Madison Goetzmann had been groomed to take the Maclay trophy by trainer Stacia Klein Madden, the 1987 Maclay winner, and her team at Beacon Hill Show Stables in New Jersey. Olympic show jumping gold medalist Beezie Madden and her husband, John, also contributed their expertise to develop the 17-year-old star, whose victory today seemed like destiny.
“It’s really just an incredible feeling to have this win,” said Madison, a high school senior from Skaneateles, N.Y., who rode the veteran San Remo VDL.
After Saturday’s first round over a subtle but demanding course that culled the top 25 from a field of 177, she stood second behind her longtime friend, Jordyn Rose Freedman of Longmeadow, Massachusetts, on Finnick.
The flat phase today put her ahead of Jordyn—all those afternoons of working without stirrups at Beezie and John’s farm paid off. In the second round, the young women were each so outstanding that even the judges thought it was a close call.
“The deciding factor for us maybe was the flat work on Jordyn’s part, as opposed to Madison,” commented Ralph Caristo, who judged the class with Bernie Traurig, the 1961 Maclay winner.
“They were both champions today,” Ralph emphasized about the top two. And the pals did wind up tying for the award given to the high point rider of the fall equitation championships, grasping hands for a moment as that trophy was presented.
Third place went to Grady Lyman of Rancho Santa Fe, California, on You Wish. Grady, who is coached by Ken Smith, moved up from seventh after the first round to third following the flat phase, another example of that segment’s importance.
The final round called for a hand gallop to a wingless oxer of round white rails that had appeared in the first round as a triple bar. Riders also were required to counter-canter two fences and trot over a log off a turn. While several competitors often are called back for additional testing after the second round, that didn’t happen this time—the test already was built into the route designed by Bobby Murphy and Bernie.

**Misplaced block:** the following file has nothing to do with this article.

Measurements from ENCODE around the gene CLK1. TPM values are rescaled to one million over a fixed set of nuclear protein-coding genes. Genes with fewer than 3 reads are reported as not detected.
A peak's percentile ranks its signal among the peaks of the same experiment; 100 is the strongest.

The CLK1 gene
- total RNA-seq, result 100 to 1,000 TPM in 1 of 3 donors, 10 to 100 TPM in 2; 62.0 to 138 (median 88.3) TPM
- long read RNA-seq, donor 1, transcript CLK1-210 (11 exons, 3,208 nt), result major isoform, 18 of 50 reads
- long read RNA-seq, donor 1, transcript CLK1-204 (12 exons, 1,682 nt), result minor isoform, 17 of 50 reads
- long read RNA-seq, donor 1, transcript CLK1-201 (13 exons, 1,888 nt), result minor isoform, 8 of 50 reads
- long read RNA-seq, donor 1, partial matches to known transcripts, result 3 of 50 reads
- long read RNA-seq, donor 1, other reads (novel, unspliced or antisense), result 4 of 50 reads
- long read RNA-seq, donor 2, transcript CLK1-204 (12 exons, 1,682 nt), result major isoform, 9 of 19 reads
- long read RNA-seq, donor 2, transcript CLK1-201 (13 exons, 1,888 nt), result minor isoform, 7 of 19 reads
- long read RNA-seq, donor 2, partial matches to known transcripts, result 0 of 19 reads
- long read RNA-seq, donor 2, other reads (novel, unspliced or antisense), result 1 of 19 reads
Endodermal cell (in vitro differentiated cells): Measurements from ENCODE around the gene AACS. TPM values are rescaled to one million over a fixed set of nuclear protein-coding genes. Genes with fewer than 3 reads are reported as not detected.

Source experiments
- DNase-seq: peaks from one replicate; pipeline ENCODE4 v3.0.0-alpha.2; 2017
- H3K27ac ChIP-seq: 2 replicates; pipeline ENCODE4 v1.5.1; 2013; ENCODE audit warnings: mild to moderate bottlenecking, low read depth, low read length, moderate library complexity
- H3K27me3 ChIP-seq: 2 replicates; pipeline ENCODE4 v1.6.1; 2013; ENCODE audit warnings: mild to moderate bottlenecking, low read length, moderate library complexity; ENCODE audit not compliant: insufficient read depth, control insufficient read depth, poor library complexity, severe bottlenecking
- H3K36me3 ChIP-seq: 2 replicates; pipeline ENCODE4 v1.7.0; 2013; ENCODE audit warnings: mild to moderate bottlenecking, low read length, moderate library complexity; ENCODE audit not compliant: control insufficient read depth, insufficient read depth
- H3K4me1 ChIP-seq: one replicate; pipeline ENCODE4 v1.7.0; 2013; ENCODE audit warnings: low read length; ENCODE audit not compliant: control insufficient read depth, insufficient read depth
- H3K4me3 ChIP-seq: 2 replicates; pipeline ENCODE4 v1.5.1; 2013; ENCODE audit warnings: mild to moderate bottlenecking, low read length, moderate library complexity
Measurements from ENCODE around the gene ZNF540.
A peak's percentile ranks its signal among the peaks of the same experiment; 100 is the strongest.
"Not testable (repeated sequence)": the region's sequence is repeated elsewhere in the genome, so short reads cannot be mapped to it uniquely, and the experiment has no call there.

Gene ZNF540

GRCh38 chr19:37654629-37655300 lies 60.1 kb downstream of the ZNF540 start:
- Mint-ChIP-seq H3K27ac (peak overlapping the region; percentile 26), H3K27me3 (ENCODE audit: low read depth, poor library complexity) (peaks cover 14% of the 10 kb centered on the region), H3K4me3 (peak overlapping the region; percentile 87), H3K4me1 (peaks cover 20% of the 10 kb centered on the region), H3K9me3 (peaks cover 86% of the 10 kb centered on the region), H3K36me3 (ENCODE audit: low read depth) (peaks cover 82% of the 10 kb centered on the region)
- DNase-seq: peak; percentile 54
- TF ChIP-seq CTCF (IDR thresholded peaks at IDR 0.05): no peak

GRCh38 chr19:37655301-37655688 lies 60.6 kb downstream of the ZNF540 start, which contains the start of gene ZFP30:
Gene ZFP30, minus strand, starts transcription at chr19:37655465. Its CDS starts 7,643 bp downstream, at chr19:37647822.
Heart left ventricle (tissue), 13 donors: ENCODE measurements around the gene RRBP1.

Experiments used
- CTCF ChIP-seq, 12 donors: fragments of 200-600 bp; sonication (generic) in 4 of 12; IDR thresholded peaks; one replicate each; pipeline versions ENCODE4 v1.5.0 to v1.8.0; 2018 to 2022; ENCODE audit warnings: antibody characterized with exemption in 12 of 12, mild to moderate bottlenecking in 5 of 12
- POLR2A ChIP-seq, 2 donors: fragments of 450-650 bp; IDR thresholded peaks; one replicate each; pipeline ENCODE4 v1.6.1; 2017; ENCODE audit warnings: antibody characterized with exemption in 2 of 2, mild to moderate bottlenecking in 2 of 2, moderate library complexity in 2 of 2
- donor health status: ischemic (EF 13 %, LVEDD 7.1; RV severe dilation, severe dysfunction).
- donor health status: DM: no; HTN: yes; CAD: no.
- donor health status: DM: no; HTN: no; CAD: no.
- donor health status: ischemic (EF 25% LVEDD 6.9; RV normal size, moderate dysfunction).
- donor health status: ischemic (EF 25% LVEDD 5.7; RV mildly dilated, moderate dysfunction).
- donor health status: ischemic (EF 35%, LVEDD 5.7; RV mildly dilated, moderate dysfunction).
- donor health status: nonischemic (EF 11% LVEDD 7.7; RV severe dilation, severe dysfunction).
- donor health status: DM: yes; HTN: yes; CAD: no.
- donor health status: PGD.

Jordyn, coached by 1983 Maclay winner Linda Kossick Langmeier, was quite emotional about her experience in the class.
“I was just happy to be in the ring getting an award. I actually came out of the ring from the second round crying because I was just so happy I kept it together,” said Jordyn.
As the top three stood in the arena, waiting for the announcement of their placement, “my heart was definitely pounding,” said Madison.
“It was a dream of mine to win. Any way that it went—Jordyn, if you won, we’ve grown up together and it would have been an awesome win for you; Grady, same for you—the way it panned out it was great but any result would have been incredible.”
Earlier in the day, Madison was second in the Under 25 National Jumper Championship. She has extensive experience in the jumper ring, noting that has helped her deal with pressure. Beezie, who has been the anchor rider for so many U.S. teams, has given her hints to help her cope.
“I knew she had the ability to have the composure and the focus,” said Stacia, Beezie and John’s former sister-in-law.
“She’s been in so many clinch situations in jump-offs and team competitions that I really felt she pulled from that experience.”
Madison has another year as a junior rider, so her name may well be on more equitation championship trophies going forward.